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Waving Goodbye

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Jamie Pachino doesn't have much new to say here. But, boy, does she say it beautifully. Set within the context of the delicately balanced, easily crushed world of creating art, the playwright's sometimes soapy tale of a teenager trying to get to know her estranged mother after the death of her father is elevated beyond its limitations by Pachino's poetic examination of the fragile, yet driven, emotional life of most artists, an existence too often spent continuously inventing themselves.

The commendable cast negotiates a striking sense of community within the confines of Pachino's flowery dialogue. Heather Fox gently mines a palpable vulnerability below the well-crafted survival instincts of the resentful 17-year-old protagonist. Michelle Duffy is exemplary as her long-absent mother; but, as obviously as she intellectually understands her character's plight, Duffy's physicality is often a tad broader and more overconfident than necessary to convey her emotional journey. Scott Cummins, as the dead father who unifies them, and Hope Shapiro's typically crusty friend-with-a-heart-of-gold offer superlative support, and the gloriously underplayed yet inventively quirky Damien Midkiff as the teen's sweetly smitten suitor, a guy facing his own abandonment issues, becomes her perfect foil. The gossamer bond forged between Midkiff and Fox makes the play's most indelible moments.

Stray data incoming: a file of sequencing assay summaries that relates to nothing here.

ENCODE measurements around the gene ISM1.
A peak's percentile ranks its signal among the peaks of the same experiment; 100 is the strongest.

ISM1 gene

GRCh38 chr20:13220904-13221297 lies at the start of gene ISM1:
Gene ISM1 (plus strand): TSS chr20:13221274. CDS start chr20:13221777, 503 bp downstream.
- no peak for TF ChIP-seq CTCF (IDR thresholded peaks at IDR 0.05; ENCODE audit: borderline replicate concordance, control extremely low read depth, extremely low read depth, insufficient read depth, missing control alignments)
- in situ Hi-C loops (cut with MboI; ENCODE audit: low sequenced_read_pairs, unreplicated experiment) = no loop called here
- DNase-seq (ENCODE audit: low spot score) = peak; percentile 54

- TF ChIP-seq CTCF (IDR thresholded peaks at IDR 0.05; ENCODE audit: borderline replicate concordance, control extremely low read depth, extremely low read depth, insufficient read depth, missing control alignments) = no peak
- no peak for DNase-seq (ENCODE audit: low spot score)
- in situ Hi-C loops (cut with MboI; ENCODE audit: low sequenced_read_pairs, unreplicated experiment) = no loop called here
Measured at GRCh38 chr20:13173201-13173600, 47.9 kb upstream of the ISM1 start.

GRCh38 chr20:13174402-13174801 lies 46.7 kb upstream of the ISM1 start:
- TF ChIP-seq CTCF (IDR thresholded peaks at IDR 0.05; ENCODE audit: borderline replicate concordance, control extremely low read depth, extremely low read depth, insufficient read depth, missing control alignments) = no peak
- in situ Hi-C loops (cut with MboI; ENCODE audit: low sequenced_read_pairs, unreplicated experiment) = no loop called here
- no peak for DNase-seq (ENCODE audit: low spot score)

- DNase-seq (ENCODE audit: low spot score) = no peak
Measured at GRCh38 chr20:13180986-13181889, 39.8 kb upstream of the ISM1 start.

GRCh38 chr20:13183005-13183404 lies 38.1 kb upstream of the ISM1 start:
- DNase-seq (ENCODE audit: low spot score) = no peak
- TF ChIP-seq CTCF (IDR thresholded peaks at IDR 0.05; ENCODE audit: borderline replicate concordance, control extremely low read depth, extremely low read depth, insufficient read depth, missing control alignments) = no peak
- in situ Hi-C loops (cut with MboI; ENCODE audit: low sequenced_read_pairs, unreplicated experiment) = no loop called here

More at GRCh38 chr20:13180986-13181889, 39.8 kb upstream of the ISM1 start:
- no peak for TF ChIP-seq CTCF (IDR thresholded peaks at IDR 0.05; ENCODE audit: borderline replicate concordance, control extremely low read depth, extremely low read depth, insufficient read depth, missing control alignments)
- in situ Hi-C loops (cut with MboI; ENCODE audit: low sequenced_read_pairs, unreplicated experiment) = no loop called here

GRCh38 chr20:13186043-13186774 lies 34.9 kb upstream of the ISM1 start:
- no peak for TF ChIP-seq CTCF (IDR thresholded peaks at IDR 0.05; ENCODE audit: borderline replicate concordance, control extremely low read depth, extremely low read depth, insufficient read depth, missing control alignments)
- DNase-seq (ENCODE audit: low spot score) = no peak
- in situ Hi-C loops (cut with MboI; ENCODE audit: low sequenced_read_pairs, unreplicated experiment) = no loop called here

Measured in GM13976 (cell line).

Also lifting the play to its graceful loftiness is Martin Bedoian's precision staging, making inspired use of the sweeping playing space, his vision enhanced by Sibyl Wickersheimer's unrestrictive set--easily evoking a New York loft space with only a few intersecting beams rising high into the cavernous heights of LATC's Theatre 3--as well as Dan Reed's sharply atmospheric lighting and a plaintive original score by Lindsay Jones.

The heartstrings pulled by this fresh new playwright could be instant death to this presentation but, as is discovered by the characters in her story, nothing is more instantly redemptive than art. As the early plays of Lanford Wilson or David Mamet, Pachino's work still needs a bit of refinement, but her voice rings out with an exciting clarity, heralding what will surely be a career to watch closely.

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